The fact remains, though, that freelancers have huge outgoings, conditional on the pay coming later, and it’s how we go from job to job. The pandemic has broken this chain. I’ve got friends who’d spent nearly $20,000 (£16,000) on flights, accommodation and other expenses for forthcoming performances in New York, and won’t get the money back.
Obviously, this system needs to change: perhaps we could switch to artists getting a weekly fee during rehearsals, with small performance fees topping that up. But that feels like a fight for another day. Right now, outside the classical world, there’s a lack of understanding of how the arts work, the biggest being around the funding model in this country.
The theatres and arts organisations in the UK have been encouraged to make themselves self-sufficient – and they’ve done that, whilst casting envious glances across the Channel at their counterparts in Germany and France. Now, though, with the removal of their primary source of income – namely ticket sales, and income from their restaurants and cafes – they’re completely screwed. Ultimately, the model is unsustainable without regular government investment. “Investment”, not “bailout”.
Although projects like Glyndebourne Festival Opera’s outdoor programme of concerts, and the revamped BBC Proms are going ahead this summer, the vast majority of the industry remains on ice.
In some cases, it’s even worse than that: colleagues in the professional choir of St Margaret’s in Westminster, the “parish church of Parliament”, were told last weekend that the whole ensemble was being axed. Indeed the real danger is for the future of this country’s classical music and choral scene.
The suspension of the superb outreach and education programmes integral to the output of UK orchestras, choirs and opera companies means that we risk further alienating kids from all backgrounds who otherwise might not have contact with classical music.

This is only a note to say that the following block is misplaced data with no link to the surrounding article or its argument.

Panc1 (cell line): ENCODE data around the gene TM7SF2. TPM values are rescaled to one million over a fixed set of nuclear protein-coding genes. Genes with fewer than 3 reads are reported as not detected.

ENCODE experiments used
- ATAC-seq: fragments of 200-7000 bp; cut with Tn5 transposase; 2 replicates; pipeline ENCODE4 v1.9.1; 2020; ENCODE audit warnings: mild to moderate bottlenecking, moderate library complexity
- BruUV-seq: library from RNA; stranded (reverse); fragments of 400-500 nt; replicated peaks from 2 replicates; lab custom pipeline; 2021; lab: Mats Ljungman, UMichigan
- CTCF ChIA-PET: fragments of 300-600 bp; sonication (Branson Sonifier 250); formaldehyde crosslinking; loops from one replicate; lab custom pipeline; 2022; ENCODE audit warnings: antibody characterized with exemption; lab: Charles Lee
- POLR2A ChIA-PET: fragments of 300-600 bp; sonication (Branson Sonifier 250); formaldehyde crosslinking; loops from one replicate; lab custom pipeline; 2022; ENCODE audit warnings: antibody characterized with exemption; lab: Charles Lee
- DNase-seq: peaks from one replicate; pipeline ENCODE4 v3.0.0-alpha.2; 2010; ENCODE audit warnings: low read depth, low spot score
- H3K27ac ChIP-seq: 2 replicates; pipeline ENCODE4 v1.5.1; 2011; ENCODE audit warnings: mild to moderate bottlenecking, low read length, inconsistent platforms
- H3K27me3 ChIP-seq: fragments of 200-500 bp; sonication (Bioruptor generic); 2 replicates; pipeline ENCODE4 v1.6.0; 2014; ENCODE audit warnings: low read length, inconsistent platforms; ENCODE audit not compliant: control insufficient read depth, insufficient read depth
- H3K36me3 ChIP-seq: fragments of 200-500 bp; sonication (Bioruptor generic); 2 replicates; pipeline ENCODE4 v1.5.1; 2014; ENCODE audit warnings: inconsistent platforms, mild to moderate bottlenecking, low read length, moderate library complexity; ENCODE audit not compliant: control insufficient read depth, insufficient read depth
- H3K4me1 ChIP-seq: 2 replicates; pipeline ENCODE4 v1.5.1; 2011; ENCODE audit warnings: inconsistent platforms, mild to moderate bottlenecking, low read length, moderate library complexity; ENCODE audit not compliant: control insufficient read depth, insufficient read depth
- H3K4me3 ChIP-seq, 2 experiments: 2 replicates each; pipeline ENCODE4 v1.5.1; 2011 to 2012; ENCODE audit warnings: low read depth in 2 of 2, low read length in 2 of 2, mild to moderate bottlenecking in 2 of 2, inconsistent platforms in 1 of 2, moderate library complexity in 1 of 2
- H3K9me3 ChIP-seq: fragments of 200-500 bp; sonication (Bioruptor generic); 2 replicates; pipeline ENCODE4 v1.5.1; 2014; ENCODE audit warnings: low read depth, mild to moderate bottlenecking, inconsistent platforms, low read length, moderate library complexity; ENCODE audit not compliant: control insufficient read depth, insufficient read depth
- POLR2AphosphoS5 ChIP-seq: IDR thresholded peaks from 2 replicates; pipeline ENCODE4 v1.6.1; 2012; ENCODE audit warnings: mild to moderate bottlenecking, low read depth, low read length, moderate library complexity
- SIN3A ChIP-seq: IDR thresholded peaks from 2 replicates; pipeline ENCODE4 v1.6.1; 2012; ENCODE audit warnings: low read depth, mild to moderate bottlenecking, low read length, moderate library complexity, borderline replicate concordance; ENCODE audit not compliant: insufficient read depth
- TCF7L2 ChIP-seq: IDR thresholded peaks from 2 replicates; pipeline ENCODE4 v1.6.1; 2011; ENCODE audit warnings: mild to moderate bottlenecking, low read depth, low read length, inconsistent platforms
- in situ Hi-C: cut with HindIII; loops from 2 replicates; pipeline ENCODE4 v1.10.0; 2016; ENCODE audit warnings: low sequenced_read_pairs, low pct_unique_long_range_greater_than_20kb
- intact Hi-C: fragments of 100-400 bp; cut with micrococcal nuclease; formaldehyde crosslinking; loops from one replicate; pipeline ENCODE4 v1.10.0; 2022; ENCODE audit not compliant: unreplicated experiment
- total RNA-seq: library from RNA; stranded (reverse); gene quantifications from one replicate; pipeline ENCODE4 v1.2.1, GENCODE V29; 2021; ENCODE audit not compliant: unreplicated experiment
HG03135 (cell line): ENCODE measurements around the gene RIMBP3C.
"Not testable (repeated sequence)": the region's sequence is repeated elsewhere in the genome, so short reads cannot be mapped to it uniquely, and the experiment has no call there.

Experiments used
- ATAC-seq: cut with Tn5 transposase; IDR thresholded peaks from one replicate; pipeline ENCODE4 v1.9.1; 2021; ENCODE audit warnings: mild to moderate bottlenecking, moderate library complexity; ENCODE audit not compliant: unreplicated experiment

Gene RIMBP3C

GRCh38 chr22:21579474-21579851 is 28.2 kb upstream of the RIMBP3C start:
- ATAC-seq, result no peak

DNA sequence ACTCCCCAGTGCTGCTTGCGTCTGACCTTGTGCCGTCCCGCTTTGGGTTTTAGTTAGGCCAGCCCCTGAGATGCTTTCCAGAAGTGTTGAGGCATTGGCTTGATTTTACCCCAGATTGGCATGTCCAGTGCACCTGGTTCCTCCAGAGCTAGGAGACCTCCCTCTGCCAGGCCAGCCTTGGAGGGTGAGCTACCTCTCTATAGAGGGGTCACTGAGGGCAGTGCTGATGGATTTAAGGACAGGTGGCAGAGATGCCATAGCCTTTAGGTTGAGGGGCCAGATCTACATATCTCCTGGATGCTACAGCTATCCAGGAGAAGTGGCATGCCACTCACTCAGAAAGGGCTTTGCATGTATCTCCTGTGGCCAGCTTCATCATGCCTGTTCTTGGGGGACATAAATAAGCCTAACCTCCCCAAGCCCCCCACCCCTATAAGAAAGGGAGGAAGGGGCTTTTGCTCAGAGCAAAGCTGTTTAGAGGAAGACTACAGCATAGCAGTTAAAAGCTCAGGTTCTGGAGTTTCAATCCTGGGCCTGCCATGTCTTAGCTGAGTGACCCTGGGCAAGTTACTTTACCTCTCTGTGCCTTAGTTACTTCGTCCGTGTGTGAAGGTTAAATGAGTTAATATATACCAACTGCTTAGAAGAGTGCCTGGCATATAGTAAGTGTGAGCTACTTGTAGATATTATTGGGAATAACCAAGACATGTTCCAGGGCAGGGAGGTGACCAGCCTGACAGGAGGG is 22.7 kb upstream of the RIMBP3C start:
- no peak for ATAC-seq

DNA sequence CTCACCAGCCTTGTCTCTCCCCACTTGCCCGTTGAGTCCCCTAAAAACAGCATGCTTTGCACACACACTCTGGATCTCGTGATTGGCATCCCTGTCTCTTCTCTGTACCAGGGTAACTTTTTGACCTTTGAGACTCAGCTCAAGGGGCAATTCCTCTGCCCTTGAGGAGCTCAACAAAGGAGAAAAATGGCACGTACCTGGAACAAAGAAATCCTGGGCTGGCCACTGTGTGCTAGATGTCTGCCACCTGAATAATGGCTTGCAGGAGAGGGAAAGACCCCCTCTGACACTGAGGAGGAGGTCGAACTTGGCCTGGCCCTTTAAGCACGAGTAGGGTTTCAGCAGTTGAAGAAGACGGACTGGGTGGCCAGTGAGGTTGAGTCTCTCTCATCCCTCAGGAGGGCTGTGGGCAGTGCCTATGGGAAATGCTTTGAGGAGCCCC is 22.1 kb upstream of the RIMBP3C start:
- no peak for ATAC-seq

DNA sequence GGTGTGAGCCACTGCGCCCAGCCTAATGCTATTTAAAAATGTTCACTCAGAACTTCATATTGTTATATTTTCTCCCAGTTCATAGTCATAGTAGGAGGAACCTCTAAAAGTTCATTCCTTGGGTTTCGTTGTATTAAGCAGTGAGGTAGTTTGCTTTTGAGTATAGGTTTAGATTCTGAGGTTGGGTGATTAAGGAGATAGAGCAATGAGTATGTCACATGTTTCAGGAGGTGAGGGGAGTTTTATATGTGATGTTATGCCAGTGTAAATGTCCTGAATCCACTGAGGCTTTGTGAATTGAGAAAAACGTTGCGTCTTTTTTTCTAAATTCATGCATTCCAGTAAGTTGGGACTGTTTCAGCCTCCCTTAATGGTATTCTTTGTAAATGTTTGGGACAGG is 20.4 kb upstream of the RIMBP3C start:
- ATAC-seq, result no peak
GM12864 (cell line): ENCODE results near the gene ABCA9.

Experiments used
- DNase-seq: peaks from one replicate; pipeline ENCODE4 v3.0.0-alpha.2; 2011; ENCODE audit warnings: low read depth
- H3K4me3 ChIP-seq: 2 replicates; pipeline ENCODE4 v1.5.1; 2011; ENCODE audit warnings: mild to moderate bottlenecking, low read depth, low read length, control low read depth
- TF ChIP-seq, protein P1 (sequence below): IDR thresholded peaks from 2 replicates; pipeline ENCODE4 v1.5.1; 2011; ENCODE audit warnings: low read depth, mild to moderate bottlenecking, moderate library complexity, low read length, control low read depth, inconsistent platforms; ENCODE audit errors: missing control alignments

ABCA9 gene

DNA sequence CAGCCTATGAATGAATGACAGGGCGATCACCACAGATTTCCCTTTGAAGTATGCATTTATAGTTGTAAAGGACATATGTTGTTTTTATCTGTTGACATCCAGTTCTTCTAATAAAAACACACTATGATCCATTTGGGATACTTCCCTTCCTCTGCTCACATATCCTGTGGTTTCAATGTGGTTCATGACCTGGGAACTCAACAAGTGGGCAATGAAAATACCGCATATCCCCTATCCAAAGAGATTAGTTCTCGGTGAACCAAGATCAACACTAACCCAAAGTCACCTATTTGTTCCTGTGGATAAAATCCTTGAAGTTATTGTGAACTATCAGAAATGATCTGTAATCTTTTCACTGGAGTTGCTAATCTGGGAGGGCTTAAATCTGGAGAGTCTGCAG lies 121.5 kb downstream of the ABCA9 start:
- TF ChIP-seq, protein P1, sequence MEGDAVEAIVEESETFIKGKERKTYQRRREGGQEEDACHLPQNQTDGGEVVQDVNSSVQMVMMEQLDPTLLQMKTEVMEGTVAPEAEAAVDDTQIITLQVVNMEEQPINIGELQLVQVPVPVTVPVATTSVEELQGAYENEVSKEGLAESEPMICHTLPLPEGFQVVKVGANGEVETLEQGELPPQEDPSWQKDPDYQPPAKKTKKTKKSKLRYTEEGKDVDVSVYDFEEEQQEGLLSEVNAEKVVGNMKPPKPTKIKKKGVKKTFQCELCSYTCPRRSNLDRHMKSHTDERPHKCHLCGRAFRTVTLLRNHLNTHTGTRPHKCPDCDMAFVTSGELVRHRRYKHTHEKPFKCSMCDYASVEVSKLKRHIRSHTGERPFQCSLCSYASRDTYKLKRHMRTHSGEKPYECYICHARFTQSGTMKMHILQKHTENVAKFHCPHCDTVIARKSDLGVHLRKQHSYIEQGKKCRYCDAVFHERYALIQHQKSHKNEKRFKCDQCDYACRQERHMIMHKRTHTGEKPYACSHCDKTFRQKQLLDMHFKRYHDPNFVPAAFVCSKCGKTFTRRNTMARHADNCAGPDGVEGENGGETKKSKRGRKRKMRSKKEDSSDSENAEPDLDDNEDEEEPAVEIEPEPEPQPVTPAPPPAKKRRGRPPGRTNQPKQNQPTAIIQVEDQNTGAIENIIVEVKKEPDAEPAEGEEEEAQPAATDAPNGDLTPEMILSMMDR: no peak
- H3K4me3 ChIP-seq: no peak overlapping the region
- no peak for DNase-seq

To maintain what the Prime Minister has described as the “soul of the nation”, we need to continue to demystify the arts and to challenge the label of “elitism” at every opportunity.
After a few months of lockdown, I did come around to singing again. Having listened to Bryn Terfel singing some Schumann – Mondnacht from the Liederkreis, Op 39 – I rediscovered at least a little of my mojo. I was then asked to take part in the Wigmore Hall recitals organised with BBC Radio 3, and I feel very lucky to have been involved. It was incredibly special just to be making live music again – even to an empty hall. And so now I’ve been trying to see what projects I can create on my own, or with colleagues and friends, and approaching small venues to see if it’s viable.
This is the reality for all of us in the industry for the time being – small-scale projects that might pass ever-changing safety guidelines in venues that don’t know when they can reopen to a paying public.
When we consider the amount of British musical and theatrical talent we have enjoyed during this lockdown, from streamed orchestral concerts, solo recitals, to blockbuster films, we begin to see what we’ll miss if the industry continues to be decimated.
Although artists are regularly told, “but you’re artists, you’re doing it for the love of it,” our love of it doesn’t pay our rent or for our food. When you remove the artistic input of this country, only then do you see how much it’s missed. I don’t think that’s a position we want to be in.
Free subscription to The Telegraph
Tide members can claim a free one-month trial subscription to The Telegraph online.
For Plus members, you’ll get two months free and Premium members get three months free.
To redeem this offer, message us in your Tide app to ask for your code. Offer valid until further notice.
By Allan Clayton, The Telegraph © Telegraph Media Group Limited 2020
Photo by Christopher Pledger